Last weekend, Surrey’s Nat Sciver became the first cricketer – male of or female – to hit a hundred for England in a World Cup final. But with Australia winning by 71 runs in Christchurch, it was bittersweet; much as it was when Sciver made an unbeaten 109 in England’s opening group game, which Australia also won, albeit narrowly.
“After the first match, getting so close, I guess the disappointment was something that stuck with me,” said Sciver, who smashed 148 not out off 121 balls in the ICC Women’s World Cup final. “Getting a century against the top-ranked team was really special as well, so it’s weird how it’s worked out, how it’s been against Australia.”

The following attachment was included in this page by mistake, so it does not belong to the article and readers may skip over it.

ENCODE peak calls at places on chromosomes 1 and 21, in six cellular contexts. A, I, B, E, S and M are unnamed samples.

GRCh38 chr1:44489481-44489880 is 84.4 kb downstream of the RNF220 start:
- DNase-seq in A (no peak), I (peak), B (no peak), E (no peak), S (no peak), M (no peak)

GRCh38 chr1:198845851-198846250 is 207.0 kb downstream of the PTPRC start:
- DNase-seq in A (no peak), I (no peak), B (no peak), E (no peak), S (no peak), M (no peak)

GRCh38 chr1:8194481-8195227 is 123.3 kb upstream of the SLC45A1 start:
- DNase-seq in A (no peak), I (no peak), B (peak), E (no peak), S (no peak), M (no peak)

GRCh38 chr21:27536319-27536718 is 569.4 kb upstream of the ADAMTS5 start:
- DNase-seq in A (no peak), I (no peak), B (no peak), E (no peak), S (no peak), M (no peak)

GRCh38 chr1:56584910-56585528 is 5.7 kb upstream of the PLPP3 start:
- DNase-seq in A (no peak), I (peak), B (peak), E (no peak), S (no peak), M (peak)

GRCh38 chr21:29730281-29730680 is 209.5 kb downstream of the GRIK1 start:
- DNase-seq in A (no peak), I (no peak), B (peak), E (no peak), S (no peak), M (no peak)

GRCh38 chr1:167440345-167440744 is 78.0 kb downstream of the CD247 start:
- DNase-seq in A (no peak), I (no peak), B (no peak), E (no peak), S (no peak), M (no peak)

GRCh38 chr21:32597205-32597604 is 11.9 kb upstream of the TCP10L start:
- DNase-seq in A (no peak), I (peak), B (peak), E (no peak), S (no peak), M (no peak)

Had she not run out of partners in the final, Sciver could well have carried England to victory. But the 29-year-old admitted that chasing a target of 357 was always going to be a big ask, especially after losing skipper Heather Knight for 26 with 271 still needed and another 35 overs to go.
“When you’re chasing 350-odd, there’s only really one way you can play it,” said Sciver. “When you’re chasing, the mentality of scoring runs takes care of itself. You know that you need to be out there for a long time, but also pick up boundaries where you can.
“Luckily, that seemed to come naturally, but it just got a bit too much at the end. It was nice to end with a good score, but it would have been nicer to have the trophy.”